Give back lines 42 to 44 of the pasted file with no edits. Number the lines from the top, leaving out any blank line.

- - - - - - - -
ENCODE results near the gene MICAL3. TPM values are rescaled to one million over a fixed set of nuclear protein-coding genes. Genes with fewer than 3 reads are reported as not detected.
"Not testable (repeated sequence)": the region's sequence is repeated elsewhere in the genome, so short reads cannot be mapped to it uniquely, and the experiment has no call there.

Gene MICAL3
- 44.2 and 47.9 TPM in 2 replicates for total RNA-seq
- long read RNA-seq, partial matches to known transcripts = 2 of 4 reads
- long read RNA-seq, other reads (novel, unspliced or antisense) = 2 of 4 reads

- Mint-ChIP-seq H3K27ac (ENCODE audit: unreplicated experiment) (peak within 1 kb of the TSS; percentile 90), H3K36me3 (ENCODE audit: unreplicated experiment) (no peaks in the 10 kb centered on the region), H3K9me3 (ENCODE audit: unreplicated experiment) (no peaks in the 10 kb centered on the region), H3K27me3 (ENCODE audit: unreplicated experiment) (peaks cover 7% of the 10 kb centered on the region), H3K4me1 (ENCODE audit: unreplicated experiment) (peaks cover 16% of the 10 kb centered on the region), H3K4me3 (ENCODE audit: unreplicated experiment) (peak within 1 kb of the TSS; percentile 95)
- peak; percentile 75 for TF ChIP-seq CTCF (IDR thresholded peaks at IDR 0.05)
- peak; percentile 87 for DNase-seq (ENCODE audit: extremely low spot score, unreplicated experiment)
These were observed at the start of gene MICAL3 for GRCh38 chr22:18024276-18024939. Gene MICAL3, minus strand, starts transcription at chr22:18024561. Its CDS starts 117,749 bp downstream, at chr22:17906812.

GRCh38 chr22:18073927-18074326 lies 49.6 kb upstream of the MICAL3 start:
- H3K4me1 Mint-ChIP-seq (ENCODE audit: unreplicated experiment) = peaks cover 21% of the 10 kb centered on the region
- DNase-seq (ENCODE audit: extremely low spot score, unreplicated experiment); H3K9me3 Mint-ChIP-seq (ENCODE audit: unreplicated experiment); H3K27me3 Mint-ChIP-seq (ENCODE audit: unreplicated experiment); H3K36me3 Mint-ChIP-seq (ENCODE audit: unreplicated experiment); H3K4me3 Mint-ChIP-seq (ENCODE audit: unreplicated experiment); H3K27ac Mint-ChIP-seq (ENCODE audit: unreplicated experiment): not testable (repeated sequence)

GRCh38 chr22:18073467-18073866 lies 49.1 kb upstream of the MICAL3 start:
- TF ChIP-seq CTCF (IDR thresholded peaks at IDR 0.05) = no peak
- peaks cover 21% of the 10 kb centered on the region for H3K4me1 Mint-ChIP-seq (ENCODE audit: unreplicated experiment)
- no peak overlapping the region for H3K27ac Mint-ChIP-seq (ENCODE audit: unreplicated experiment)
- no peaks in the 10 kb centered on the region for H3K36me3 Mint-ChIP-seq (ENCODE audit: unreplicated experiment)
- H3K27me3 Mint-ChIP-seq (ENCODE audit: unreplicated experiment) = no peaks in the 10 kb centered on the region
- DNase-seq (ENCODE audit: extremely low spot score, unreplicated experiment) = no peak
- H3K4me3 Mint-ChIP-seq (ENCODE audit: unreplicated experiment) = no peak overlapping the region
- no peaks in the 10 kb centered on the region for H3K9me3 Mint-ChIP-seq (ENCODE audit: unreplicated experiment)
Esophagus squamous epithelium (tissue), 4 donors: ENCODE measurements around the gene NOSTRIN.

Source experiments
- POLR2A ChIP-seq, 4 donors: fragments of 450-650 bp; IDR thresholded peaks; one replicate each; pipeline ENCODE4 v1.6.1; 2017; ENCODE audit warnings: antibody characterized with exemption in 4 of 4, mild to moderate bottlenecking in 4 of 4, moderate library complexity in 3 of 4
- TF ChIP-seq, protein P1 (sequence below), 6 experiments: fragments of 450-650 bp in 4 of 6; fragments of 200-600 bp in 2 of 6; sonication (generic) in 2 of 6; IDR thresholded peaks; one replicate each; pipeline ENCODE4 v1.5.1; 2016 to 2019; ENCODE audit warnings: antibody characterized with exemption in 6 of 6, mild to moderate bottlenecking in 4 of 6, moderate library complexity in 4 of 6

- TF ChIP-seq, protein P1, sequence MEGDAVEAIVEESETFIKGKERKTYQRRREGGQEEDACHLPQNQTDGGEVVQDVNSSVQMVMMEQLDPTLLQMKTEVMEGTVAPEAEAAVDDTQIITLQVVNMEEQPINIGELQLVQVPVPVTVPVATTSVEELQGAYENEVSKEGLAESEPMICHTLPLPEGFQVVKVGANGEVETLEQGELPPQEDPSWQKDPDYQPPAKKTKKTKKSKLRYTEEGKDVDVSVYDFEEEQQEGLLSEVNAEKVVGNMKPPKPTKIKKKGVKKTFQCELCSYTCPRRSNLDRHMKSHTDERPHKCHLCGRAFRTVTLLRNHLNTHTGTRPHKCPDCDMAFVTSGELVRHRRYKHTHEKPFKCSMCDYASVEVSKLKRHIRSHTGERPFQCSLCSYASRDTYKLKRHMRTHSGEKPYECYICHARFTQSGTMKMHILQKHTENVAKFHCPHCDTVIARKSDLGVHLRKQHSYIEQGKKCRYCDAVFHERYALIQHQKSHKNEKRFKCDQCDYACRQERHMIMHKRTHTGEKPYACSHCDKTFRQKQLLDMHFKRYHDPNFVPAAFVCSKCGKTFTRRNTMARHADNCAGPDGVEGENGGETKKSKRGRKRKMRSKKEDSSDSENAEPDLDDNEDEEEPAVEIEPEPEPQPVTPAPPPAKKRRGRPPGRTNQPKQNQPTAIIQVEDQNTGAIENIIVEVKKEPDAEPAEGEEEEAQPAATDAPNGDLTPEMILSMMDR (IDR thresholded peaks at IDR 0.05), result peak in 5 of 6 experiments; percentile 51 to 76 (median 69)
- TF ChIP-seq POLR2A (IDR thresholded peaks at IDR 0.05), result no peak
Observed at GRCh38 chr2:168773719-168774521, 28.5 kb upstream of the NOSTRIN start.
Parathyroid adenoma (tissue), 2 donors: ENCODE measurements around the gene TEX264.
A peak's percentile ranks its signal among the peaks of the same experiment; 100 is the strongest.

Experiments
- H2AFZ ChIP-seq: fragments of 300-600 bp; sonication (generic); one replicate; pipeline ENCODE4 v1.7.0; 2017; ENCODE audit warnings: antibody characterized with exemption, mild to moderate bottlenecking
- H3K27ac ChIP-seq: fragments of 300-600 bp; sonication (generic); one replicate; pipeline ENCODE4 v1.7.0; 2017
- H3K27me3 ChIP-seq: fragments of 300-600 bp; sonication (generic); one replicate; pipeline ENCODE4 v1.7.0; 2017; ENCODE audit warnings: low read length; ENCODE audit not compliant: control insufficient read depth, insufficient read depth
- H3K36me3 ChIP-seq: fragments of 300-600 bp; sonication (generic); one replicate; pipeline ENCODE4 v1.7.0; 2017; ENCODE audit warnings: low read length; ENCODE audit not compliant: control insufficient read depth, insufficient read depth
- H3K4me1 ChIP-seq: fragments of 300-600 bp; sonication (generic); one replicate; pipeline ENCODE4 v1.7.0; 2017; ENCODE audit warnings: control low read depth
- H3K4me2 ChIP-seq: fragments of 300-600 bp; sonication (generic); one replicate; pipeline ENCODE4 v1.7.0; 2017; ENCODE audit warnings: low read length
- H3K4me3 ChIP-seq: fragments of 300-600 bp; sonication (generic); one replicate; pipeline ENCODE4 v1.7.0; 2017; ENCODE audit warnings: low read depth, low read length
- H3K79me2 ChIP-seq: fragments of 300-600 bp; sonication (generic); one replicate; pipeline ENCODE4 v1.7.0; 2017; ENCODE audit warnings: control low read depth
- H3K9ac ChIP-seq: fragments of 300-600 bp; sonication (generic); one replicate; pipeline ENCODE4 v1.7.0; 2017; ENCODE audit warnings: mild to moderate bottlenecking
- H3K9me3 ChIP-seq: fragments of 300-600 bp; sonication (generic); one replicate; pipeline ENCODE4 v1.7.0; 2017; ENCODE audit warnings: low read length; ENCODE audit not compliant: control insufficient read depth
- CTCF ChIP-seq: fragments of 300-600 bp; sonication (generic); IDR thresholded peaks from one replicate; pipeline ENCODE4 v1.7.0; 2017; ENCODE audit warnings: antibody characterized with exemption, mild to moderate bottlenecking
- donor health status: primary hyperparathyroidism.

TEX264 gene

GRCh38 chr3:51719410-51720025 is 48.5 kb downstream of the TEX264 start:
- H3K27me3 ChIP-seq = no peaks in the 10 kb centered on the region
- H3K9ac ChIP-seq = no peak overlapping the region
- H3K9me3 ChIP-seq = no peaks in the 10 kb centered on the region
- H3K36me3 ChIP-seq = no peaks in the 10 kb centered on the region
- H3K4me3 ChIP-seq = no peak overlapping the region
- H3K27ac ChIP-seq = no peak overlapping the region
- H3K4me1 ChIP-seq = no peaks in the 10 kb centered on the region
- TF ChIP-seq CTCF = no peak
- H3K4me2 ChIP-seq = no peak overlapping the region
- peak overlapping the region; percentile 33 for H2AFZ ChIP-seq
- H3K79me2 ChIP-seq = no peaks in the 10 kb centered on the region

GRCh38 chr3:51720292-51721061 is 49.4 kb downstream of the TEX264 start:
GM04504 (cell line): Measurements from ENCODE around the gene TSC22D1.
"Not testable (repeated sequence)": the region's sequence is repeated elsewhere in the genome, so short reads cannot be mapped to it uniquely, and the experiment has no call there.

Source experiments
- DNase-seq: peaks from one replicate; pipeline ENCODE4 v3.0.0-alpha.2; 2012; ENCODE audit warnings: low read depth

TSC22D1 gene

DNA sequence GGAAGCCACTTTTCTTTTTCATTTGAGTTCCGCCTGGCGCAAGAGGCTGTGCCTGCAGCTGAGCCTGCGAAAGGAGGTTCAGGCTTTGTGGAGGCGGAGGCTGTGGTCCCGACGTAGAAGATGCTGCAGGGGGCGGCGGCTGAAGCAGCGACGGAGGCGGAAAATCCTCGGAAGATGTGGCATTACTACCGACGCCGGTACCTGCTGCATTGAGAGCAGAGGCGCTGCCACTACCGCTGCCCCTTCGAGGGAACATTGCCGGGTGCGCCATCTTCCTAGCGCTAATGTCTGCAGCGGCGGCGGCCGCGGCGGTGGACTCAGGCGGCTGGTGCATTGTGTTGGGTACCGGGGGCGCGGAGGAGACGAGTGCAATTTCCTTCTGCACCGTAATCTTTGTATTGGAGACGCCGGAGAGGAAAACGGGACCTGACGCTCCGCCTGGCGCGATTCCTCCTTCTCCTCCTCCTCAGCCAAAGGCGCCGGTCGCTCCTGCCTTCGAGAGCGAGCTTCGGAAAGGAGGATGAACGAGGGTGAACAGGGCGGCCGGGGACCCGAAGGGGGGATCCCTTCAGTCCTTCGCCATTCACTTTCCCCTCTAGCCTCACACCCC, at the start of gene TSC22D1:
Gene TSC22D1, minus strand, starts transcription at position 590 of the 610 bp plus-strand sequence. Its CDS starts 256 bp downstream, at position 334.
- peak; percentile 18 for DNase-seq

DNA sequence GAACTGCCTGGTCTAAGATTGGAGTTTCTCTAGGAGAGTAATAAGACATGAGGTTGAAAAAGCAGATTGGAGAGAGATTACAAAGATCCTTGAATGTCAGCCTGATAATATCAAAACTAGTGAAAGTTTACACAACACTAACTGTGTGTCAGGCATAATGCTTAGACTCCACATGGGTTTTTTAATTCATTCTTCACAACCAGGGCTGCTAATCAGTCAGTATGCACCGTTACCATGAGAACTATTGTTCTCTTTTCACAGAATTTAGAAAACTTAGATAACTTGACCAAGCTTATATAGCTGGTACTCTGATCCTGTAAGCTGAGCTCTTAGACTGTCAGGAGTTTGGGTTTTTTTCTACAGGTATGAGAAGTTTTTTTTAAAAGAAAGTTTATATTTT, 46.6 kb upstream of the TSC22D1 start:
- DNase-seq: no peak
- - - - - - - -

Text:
- H3K9me3 ChIP-seq: fragments of 300-600 bp; sonication (generic); one replicate; pipeline ENCODE4 v1.7.0; 2017; ENCODE audit warnings: low read length; ENCODE audit not compliant: control insufficient read depth
- CTCF ChIP-seq: fragments of 300-600 bp; sonication (generic); IDR thresholded peaks from one replicate; pipeline ENCODE4 v1.7.0; 2017; ENCODE audit warnings: antibody characterized with exemption, mild to moderate bottlenecking
- donor health status: primary hyperparathyroidism.